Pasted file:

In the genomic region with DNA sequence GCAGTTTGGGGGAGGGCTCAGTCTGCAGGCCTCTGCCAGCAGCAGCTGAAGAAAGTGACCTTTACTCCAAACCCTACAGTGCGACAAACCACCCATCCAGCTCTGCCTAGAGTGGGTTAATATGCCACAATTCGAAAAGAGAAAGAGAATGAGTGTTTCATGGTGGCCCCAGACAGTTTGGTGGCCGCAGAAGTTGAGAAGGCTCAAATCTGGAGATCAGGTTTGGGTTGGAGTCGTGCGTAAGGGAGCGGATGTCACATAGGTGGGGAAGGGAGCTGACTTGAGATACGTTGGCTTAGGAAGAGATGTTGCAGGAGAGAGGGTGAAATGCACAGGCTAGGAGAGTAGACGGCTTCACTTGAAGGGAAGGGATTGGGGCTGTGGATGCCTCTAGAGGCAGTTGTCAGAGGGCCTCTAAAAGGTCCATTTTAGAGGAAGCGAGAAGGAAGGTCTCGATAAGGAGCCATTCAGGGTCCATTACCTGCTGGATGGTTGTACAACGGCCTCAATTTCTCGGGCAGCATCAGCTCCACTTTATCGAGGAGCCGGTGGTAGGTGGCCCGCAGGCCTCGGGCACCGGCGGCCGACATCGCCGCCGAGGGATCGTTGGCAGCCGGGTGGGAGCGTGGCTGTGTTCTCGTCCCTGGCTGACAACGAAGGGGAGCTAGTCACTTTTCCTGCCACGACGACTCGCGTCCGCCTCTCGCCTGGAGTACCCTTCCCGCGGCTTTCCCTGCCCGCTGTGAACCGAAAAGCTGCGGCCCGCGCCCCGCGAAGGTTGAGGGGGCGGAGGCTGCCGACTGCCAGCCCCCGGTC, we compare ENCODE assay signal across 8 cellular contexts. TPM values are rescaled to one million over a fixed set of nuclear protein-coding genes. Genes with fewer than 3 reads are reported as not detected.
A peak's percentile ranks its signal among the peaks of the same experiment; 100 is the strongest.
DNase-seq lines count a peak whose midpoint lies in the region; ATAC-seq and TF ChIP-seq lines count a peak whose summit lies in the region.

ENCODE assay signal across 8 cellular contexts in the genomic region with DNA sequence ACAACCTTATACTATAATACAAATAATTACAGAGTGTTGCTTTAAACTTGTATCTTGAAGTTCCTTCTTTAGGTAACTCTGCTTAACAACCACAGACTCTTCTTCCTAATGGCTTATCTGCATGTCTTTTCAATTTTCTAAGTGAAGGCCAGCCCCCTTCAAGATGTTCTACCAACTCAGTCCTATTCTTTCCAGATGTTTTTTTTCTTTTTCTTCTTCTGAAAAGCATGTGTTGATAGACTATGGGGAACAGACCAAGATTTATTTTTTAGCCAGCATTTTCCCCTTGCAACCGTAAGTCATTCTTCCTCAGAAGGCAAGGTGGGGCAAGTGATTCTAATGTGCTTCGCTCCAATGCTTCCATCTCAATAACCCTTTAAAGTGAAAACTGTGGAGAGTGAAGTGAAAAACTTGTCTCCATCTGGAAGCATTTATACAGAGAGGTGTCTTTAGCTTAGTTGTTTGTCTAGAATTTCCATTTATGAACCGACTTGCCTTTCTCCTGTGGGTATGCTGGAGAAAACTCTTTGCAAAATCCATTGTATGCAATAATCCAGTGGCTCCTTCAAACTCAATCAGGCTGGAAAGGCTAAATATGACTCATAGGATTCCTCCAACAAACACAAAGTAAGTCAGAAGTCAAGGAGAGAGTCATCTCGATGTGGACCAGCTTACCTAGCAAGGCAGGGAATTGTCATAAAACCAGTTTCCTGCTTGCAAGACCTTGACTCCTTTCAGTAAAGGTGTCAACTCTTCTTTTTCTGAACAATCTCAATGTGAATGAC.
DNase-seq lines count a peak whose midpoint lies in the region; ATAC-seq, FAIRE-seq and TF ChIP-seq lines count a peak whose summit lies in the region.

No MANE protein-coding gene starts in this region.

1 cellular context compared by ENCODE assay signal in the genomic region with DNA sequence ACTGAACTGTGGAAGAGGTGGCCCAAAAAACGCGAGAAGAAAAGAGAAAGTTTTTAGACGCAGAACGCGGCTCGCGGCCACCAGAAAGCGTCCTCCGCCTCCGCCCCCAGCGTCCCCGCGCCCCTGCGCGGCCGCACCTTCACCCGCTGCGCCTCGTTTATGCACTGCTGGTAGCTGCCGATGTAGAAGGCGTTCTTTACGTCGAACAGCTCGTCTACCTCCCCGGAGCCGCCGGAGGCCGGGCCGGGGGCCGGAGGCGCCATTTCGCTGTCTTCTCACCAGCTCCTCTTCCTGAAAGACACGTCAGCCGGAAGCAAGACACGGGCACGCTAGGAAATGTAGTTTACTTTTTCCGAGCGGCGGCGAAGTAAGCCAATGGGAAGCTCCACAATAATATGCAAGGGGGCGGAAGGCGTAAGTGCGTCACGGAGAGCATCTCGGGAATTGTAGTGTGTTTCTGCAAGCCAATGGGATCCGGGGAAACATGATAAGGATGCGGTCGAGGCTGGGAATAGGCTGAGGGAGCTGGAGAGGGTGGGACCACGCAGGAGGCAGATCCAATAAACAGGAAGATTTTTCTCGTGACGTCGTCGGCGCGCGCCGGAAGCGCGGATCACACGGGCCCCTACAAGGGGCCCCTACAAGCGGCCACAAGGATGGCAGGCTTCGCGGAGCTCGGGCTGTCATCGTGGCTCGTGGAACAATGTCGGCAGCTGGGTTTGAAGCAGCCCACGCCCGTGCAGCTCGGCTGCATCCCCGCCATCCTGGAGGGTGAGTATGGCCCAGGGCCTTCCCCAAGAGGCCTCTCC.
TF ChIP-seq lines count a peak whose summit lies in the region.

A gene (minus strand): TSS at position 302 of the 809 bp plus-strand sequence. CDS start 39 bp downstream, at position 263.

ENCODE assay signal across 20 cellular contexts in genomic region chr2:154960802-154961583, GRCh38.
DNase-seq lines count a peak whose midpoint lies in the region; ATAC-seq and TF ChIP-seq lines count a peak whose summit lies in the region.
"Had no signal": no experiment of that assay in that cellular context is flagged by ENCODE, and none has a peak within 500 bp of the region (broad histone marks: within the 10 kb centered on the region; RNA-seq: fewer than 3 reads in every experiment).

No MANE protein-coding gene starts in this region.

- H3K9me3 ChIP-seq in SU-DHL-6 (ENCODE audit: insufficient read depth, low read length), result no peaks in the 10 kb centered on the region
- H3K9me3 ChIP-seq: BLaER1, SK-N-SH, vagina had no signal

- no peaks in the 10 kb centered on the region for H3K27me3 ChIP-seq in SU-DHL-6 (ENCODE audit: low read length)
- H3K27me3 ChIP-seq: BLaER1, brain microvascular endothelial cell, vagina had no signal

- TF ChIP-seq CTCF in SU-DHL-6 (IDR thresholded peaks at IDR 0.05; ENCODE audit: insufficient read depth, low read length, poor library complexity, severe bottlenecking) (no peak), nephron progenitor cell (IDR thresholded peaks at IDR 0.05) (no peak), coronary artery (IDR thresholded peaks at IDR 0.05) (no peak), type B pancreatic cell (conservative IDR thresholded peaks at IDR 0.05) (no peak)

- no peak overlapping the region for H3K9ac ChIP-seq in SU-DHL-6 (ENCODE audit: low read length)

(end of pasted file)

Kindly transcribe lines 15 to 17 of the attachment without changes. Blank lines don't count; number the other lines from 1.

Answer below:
- H3K9me3 ChIP-seq: BLaER1, SK-N-SH, vagina had no signal

- no peaks in the 10 kb centered on the region for H3K27me3 ChIP-seq in SU-DHL-6 (ENCODE audit: low read length)
- H3K27me3 ChIP-seq: BLaER1, brain microvascular endothelial cell, vagina had no signal